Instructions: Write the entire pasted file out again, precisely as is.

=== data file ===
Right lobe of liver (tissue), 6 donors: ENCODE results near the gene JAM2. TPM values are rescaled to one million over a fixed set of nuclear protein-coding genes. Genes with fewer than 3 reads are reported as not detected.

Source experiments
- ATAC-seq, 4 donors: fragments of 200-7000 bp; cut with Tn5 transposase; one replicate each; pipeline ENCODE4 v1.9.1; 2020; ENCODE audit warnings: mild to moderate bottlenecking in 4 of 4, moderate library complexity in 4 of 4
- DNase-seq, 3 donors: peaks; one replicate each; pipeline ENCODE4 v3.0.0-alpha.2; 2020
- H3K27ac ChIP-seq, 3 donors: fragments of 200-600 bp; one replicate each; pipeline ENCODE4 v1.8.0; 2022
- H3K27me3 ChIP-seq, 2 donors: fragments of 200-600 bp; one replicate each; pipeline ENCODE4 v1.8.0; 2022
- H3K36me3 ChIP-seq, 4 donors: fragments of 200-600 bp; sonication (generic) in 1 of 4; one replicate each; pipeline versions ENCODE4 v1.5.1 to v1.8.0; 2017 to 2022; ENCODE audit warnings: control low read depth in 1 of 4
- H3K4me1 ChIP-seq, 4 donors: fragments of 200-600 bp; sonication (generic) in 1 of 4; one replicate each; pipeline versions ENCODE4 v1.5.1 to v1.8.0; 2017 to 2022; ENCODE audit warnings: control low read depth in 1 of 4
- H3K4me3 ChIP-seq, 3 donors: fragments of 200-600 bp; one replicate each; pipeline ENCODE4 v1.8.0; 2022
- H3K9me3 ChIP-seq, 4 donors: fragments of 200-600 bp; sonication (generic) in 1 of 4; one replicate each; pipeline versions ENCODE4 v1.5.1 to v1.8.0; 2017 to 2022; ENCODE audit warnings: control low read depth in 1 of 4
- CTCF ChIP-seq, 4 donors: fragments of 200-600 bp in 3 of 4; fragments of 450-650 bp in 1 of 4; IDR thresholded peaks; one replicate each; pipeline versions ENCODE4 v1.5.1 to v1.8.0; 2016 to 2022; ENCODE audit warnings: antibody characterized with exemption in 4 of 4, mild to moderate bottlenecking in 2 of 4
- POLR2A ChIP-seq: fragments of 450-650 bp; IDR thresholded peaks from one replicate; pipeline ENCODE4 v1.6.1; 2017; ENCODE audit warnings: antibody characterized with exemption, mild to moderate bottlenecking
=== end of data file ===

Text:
Right lobe of liver (tissue), 6 donors: ENCODE results near the gene JAM2. TPM values are rescaled to one million over a fixed set of nuclear protein-coding genes. Genes with fewer than 3 reads are reported as not detected.

Source experiments
- ATAC-seq, 4 donors: fragments of 200-7000 bp; cut with Tn5 transposase; one replicate each; pipeline ENCODE4 v1.9.1; 2020; ENCODE audit warnings: mild to moderate bottlenecking in 4 of 4, moderate library complexity in 4 of 4
- DNase-seq, 3 donors: peaks; one replicate each; pipeline ENCODE4 v3.0.0-alpha.2; 2020
- H3K27ac ChIP-seq, 3 donors: fragments of 200-600 bp; one replicate each; pipeline ENCODE4 v1.8.0; 2022
- H3K27me3 ChIP-seq, 2 donors: fragments of 200-600 bp; one replicate each; pipeline ENCODE4 v1.8.0; 2022
- H3K36me3 ChIP-seq, 4 donors: fragments of 200-600 bp; sonication (generic) in 1 of 4; one replicate each; pipeline versions ENCODE4 v1.5.1 to v1.8.0; 2017 to 2022; ENCODE audit warnings: control low read depth in 1 of 4
- H3K4me1 ChIP-seq, 4 donors: fragments of 200-600 bp; sonication (generic) in 1 of 4; one replicate each; pipeline versions ENCODE4 v1.5.1 to v1.8.0; 2017 to 2022; ENCODE audit warnings: control low read depth in 1 of 4
- H3K4me3 ChIP-seq, 3 donors: fragments of 200-600 bp; one replicate each; pipeline ENCODE4 v1.8.0; 2022
- H3K9me3 ChIP-seq, 4 donors: fragments of 200-600 bp; sonication (generic) in 1 of 4; one replicate each; pipeline versions ENCODE4 v1.5.1 to v1.8.0; 2017 to 2022; ENCODE audit warnings: control low read depth in 1 of 4
- CTCF ChIP-seq, 4 donors: fragments of 200-600 bp in 3 of 4; fragments of 450-650 bp in 1 of 4; IDR thresholded peaks; one replicate each; pipeline versions ENCODE4 v1.5.1 to v1.8.0; 2016 to 2022; ENCODE audit warnings: antibody characterized with exemption in 4 of 4, mild to moderate bottlenecking in 2 of 4
- POLR2A ChIP-seq: fragments of 450-650 bp; IDR thresholded peaks from one replicate; pipeline ENCODE4 v1.6.1; 2017; ENCODE audit warnings: antibody characterized with exemption, mild to moderate bottlenecking